Egypt’s urban consumer inflation accelerated in October, driven by higher consumer spending on food and transport, the state CAPMAS statistics agency reported on Sunday.
CAPMAS said inflation rose to an annual 10.4 percent in October from 10.1 percent in September. The central bank, meanwhile, said core inflation was 11.15 percent in the year to October – unchanged from the previous month.
Core inflation strips out subsidised goods and volatile items including fruit and vegetables.
Inflation has been pushed up this year by a weaker Egyptian pound, though the currency has steadily appreciated against the dollar since the army deposed elected Islamist President Mohamed Mursi on July 3.
“This is a big rise for inflation within one month,” CAPMAS head Abu Bakr al-Gindy told Reuters. “According to our statistics there was an obvious increase in the prices of meat, other food products and transport.”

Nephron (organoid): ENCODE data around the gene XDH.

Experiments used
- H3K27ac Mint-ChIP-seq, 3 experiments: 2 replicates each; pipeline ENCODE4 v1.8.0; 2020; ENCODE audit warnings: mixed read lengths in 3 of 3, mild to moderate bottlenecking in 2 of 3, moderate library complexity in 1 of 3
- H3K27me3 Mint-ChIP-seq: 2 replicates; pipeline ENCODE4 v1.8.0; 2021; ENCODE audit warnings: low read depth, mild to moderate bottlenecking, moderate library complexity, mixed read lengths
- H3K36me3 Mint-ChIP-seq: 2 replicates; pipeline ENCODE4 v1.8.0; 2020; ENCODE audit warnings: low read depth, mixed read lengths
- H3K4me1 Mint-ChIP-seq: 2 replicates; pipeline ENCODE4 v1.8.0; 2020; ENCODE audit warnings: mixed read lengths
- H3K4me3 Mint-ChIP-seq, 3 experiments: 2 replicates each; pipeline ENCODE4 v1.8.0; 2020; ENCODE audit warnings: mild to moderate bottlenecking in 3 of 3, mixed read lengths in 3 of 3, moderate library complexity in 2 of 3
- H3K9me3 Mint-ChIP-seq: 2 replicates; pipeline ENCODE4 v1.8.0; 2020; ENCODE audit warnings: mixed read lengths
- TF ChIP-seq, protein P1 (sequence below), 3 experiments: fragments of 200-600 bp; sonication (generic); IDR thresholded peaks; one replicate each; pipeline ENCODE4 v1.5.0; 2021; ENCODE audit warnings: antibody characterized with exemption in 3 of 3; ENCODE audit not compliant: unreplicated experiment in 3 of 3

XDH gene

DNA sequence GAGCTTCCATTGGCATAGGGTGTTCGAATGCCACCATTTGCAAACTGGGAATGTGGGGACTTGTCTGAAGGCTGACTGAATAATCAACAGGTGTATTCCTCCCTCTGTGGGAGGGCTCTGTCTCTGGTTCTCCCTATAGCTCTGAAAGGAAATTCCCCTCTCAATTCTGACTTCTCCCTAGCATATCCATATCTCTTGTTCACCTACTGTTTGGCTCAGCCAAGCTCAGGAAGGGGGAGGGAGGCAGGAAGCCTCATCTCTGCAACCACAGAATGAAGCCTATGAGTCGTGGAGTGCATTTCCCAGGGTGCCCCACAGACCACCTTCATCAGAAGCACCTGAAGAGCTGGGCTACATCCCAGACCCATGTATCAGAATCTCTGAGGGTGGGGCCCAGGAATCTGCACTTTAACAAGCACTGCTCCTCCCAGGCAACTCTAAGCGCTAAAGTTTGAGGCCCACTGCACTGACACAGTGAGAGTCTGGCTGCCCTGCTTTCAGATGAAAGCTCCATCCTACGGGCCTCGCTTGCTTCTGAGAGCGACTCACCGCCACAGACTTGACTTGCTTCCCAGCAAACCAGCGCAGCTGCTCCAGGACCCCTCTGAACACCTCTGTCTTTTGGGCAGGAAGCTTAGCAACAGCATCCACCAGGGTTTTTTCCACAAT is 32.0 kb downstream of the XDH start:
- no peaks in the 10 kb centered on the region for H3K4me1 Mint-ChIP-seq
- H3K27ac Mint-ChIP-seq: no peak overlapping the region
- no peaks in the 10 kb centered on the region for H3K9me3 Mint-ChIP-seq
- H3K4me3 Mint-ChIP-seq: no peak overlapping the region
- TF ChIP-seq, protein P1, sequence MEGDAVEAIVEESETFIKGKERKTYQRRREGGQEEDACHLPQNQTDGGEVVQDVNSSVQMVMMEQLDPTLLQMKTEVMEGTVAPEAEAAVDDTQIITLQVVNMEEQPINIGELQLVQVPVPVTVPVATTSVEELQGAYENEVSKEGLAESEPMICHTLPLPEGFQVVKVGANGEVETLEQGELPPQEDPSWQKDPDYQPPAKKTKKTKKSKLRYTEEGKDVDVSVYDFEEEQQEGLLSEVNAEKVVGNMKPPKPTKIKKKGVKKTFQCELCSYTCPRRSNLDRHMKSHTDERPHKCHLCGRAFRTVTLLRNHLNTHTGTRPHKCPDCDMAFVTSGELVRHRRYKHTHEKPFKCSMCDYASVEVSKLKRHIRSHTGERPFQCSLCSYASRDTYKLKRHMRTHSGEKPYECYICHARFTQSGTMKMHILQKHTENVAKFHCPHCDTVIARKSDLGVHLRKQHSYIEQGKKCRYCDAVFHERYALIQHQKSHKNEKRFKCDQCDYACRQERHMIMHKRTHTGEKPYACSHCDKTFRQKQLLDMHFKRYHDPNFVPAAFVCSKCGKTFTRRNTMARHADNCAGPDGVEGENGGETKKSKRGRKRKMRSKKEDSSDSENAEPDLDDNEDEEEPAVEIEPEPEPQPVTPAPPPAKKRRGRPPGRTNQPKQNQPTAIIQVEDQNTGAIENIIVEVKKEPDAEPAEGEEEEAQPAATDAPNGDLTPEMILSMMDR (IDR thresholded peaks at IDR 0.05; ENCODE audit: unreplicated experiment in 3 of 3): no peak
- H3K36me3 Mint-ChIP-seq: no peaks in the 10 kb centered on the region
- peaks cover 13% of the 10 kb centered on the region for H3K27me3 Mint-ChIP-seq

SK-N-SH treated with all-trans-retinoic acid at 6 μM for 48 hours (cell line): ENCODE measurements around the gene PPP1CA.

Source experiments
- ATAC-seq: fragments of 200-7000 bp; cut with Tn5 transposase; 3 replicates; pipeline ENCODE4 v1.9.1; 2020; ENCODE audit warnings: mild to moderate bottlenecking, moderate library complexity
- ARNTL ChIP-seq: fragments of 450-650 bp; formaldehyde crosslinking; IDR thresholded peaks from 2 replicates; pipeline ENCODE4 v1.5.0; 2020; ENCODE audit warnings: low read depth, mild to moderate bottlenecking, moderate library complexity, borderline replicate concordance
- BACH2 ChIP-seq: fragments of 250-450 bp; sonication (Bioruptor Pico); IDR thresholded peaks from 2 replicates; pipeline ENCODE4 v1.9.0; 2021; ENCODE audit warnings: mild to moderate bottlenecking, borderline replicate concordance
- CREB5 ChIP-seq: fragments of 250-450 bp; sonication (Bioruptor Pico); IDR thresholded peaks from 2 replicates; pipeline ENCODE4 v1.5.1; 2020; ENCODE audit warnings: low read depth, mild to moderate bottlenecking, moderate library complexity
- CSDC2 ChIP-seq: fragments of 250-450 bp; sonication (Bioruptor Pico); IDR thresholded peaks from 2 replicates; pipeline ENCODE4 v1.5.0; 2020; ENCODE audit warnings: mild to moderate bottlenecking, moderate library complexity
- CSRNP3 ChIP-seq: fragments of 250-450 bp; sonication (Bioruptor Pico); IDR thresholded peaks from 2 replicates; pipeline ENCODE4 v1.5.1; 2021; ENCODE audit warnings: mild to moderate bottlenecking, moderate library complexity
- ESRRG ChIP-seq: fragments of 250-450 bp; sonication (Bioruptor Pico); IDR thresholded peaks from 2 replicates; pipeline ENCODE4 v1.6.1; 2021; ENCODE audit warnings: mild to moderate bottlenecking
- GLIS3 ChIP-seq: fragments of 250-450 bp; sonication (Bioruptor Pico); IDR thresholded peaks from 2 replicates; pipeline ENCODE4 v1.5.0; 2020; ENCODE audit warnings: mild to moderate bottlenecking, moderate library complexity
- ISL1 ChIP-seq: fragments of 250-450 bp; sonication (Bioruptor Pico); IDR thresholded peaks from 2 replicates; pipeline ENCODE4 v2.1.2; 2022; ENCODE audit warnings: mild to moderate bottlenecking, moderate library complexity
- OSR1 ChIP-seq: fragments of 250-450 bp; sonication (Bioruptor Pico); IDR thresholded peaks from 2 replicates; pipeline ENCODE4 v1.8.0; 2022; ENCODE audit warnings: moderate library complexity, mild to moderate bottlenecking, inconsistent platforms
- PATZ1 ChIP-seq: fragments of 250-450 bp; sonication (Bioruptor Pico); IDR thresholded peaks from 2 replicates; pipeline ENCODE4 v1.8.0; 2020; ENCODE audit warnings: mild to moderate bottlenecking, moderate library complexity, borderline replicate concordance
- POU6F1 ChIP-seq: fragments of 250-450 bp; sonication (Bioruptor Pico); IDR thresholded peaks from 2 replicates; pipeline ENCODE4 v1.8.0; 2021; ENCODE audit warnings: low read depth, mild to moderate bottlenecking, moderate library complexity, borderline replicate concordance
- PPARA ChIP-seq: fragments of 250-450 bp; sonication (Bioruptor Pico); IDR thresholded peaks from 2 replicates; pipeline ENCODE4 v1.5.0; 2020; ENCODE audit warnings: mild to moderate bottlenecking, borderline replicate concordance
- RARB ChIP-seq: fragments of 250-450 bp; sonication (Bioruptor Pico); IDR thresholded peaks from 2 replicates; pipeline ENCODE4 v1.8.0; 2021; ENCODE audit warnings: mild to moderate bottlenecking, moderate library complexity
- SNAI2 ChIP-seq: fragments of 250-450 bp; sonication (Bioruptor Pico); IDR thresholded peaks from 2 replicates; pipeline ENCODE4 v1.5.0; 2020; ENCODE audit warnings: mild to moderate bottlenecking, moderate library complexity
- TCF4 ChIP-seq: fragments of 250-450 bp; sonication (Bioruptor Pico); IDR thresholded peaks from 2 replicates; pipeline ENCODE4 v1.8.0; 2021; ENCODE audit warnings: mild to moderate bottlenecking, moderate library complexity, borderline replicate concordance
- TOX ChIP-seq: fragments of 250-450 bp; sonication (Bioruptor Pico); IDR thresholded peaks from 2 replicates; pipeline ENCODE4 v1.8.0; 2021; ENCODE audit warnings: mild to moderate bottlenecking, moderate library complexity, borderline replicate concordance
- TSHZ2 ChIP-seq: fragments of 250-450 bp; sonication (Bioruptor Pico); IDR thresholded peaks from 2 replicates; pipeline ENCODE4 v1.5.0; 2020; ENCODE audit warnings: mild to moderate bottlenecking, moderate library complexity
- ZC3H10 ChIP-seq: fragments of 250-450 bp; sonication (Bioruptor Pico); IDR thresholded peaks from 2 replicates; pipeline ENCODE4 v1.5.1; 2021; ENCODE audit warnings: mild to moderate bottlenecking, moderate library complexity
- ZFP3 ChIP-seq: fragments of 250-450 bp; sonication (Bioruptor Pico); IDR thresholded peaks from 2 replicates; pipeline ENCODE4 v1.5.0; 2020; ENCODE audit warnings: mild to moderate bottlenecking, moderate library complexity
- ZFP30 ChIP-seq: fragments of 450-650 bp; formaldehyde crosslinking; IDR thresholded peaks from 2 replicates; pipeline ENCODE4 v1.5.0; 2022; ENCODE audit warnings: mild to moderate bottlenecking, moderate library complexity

Gindy attributed the increase in the prices of meat to high demand during last month’s religious Eid al-Adha holiday, when Muslims are required to distribute free meat to the poor.
Transport prices have gone up because more people are using buses and taxis in the absence of train services suspended due to security concerns. Gindy said inter-city travel had increased since the academic year began in mid-September.
Authorities have imposed a state of emergency and a night-time curfew since Aug. 14 after the crushing of pro-Mursi protest camps led to nationwide unrest.